In both Portugal and Spain governments of the centre-right have been implementing harsh austerity policies prescribed by the European Commission and the creditor countries (Germany and the Netherlands being the largest of such countries) and also striving to put in place the kind of structural reforms to labour and product markets which they are being urged to take. Yet even the beginnings of economic recovery remain elusive. Portugal for example has seen a 20% increase in exports outside the EU but with the majority of exports being to an EU in recession this is insufficient to make a noticeable difference. They have a real need for some complementary action by the creditors and European institutions. This commentary does not believe there is any magic answer to the debt-depression spiral but Germany and others could ease fiscal policy a little and allow wages to rise slightly faster so boosting disposable incomes. They could move a little faster to a banking union which would gradually tackle the divided lending markets where businesses in southern Europe have to pay to banks double or more the interest rates charged by German or Dutch banks in their own countries. Germany and its allies in the ECB could take slightly more risks with the distant danger of excessive inflation.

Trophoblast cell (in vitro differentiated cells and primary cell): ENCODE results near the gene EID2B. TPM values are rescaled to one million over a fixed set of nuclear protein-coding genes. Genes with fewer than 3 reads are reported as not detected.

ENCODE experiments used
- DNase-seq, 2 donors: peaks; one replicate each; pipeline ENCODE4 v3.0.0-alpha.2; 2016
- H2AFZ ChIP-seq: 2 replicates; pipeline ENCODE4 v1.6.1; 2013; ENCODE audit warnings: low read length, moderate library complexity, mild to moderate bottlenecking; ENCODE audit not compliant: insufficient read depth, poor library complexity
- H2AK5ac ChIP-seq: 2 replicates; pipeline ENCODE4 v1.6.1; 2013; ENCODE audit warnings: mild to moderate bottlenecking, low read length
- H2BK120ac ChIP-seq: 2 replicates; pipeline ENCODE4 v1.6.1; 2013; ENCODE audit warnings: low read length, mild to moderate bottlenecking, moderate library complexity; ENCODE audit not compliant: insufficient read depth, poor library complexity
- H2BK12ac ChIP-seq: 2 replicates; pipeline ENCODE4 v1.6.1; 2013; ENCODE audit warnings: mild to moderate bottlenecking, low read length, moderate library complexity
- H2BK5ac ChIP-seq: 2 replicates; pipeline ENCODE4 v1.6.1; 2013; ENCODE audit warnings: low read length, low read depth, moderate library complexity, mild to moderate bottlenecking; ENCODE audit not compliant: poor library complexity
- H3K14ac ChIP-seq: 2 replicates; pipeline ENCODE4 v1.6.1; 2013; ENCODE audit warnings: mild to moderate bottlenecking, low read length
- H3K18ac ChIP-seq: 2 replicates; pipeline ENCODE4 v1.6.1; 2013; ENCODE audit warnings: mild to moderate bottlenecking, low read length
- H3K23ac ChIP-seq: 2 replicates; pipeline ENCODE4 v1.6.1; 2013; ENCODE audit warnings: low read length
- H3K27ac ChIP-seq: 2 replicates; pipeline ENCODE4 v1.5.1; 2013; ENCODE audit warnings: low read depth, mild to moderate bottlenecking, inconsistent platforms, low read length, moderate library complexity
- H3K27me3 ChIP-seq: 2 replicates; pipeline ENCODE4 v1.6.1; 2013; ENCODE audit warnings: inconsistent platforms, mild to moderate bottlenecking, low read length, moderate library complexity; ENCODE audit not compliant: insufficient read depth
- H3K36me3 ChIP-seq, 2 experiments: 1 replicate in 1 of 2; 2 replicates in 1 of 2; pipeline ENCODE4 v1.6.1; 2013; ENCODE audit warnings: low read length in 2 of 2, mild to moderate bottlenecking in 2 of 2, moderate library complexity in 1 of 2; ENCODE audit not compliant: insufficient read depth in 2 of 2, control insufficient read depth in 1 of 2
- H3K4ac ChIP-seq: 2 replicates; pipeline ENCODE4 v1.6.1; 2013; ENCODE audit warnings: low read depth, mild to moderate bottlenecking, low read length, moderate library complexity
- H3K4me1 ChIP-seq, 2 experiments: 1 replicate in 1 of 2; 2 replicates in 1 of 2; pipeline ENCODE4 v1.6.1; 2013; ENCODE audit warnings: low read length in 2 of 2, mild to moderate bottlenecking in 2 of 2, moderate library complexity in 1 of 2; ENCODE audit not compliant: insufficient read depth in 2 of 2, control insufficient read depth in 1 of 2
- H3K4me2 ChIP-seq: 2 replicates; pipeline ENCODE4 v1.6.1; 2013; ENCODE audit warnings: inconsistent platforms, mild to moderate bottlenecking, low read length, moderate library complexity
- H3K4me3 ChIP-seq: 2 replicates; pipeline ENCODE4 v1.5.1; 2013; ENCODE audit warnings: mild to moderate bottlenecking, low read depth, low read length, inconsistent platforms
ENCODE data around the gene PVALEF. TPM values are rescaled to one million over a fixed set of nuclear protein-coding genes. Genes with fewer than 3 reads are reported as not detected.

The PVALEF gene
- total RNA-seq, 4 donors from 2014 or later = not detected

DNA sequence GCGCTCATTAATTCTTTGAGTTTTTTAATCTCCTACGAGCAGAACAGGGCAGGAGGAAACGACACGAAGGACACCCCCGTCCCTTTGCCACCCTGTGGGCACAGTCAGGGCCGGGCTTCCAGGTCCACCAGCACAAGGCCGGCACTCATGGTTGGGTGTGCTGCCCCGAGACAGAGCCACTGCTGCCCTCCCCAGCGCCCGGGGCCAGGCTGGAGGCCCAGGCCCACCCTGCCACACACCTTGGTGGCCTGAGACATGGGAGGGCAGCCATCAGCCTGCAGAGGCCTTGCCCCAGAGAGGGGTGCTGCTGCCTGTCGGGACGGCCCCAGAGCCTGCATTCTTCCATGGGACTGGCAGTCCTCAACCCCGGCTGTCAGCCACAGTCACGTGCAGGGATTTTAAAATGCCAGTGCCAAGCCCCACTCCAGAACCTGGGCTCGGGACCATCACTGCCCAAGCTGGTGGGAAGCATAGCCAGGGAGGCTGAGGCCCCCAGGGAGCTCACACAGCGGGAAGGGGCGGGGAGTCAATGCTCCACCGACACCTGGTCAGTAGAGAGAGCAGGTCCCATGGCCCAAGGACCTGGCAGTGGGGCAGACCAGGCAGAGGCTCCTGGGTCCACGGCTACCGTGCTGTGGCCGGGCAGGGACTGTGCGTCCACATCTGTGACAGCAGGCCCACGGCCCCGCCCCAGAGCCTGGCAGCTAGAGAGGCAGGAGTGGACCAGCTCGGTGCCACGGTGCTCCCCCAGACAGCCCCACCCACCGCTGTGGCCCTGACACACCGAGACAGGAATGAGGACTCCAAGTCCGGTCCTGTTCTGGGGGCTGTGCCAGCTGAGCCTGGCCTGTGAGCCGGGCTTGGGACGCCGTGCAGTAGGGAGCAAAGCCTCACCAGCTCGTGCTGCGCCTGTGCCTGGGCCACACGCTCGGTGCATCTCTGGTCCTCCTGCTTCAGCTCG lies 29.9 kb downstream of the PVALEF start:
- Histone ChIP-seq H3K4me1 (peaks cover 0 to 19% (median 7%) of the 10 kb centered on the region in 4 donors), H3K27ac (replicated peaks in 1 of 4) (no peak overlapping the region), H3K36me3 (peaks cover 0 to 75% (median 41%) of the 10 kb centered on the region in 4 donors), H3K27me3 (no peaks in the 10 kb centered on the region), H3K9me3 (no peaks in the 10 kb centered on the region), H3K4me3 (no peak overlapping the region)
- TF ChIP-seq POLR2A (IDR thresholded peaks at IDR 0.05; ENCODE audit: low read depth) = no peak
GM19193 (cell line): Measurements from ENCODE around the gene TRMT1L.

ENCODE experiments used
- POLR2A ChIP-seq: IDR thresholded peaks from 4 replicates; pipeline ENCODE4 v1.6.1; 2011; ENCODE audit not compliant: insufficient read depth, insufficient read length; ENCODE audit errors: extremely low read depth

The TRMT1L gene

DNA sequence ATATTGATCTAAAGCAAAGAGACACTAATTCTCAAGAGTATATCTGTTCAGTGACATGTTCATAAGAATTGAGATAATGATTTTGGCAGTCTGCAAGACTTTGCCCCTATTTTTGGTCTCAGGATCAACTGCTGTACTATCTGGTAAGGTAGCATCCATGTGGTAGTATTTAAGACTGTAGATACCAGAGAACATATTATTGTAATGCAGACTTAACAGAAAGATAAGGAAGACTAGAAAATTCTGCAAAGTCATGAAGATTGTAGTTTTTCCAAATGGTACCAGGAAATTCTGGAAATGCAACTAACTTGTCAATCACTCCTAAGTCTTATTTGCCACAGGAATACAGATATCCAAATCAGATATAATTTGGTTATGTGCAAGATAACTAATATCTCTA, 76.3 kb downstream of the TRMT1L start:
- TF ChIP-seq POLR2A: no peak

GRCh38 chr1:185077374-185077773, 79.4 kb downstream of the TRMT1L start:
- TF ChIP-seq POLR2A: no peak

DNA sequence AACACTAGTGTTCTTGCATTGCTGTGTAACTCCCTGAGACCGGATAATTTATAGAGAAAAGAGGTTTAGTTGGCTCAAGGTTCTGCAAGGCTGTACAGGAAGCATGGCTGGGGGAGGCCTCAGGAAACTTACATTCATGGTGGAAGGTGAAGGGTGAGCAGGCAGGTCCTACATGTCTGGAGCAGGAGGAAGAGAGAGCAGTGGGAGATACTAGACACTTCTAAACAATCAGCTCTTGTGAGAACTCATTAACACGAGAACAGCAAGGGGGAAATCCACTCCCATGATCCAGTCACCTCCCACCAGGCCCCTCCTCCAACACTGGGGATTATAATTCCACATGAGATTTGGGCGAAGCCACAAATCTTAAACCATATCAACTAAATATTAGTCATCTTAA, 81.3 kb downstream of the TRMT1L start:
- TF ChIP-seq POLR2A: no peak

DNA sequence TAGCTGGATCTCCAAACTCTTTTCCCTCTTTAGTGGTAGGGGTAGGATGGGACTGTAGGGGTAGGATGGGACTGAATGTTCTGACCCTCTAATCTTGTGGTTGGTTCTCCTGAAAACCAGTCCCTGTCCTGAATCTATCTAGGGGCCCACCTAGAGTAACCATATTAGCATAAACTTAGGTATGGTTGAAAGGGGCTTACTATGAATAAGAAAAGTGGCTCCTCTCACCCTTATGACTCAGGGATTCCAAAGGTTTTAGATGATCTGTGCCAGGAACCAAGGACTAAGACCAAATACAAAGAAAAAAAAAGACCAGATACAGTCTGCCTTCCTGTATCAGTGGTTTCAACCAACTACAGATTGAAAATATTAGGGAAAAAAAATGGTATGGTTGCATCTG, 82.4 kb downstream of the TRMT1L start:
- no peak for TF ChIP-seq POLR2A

Estimates of the EU budget required to oil monetary union before the actual plans where drawn up in the Maastricht treaty of 1992 were up to 5% of GDP, the actual budget has been held rigidly within a 1% limit. Loans through the European Stability Mechanism or otherwise are not transfers. They do entail the risk of default but such default could be more rather than less likely if southern economies continue their downward trajectory.